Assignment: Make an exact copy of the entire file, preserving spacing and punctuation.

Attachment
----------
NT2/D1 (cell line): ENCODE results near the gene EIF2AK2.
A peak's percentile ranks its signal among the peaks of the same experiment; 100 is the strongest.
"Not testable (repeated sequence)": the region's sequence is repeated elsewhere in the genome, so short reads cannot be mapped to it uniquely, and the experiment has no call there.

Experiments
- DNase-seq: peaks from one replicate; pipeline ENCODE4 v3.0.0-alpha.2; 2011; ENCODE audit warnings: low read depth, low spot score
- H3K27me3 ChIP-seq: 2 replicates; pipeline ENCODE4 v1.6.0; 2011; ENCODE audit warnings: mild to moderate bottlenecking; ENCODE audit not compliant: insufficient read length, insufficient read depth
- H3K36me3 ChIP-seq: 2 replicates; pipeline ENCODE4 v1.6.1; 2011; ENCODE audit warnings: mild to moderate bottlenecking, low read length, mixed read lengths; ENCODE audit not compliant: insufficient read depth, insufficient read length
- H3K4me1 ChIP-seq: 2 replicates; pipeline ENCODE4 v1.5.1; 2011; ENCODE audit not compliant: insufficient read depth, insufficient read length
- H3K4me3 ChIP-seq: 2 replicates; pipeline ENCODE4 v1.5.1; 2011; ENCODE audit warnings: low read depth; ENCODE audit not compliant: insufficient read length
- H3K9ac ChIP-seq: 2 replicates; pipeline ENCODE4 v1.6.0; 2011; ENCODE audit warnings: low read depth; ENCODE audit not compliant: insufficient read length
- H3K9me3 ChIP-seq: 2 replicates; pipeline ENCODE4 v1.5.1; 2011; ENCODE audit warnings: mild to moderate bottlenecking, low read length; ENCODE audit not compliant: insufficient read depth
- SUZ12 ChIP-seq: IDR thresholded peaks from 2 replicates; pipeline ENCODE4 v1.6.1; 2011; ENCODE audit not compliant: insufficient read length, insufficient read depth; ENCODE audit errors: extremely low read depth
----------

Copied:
NT2/D1 (cell line): ENCODE results near the gene EIF2AK2.
A peak's percentile ranks its signal among the peaks of the same experiment; 100 is the strongest.
"Not testable (repeated sequence)": the region's sequence is repeated elsewhere in the genome, so short reads cannot be mapped to it uniquely, and the experiment has no call there.

Experiments
- DNase-seq: peaks from one replicate; pipeline ENCODE4 v3.0.0-alpha.2; 2011; ENCODE audit warnings: low read depth, low spot score
- H3K27me3 ChIP-seq: 2 replicates; pipeline ENCODE4 v1.6.0; 2011; ENCODE audit warnings: mild to moderate bottlenecking; ENCODE audit not compliant: insufficient read length, insufficient read depth
- H3K36me3 ChIP-seq: 2 replicates; pipeline ENCODE4 v1.6.1; 2011; ENCODE audit warnings: mild to moderate bottlenecking, low read length, mixed read lengths; ENCODE audit not compliant: insufficient read depth, insufficient read length
- H3K4me1 ChIP-seq: 2 replicates; pipeline ENCODE4 v1.5.1; 2011; ENCODE audit not compliant: insufficient read depth, insufficient read length
- H3K4me3 ChIP-seq: 2 replicates; pipeline ENCODE4 v1.5.1; 2011; ENCODE audit warnings: low read depth; ENCODE audit not compliant: insufficient read length
- H3K9ac ChIP-seq: 2 replicates; pipeline ENCODE4 v1.6.0; 2011; ENCODE audit warnings: low read depth; ENCODE audit not compliant: insufficient read length
- H3K9me3 ChIP-seq: 2 replicates; pipeline ENCODE4 v1.5.1; 2011; ENCODE audit warnings: mild to moderate bottlenecking, low read length; ENCODE audit not compliant: insufficient read depth
- SUZ12 ChIP-seq: IDR thresholded peaks from 2 replicates; pipeline ENCODE4 v1.6.1; 2011; ENCODE audit not compliant: insufficient read length, insufficient read depth; ENCODE audit errors: extremely low read depth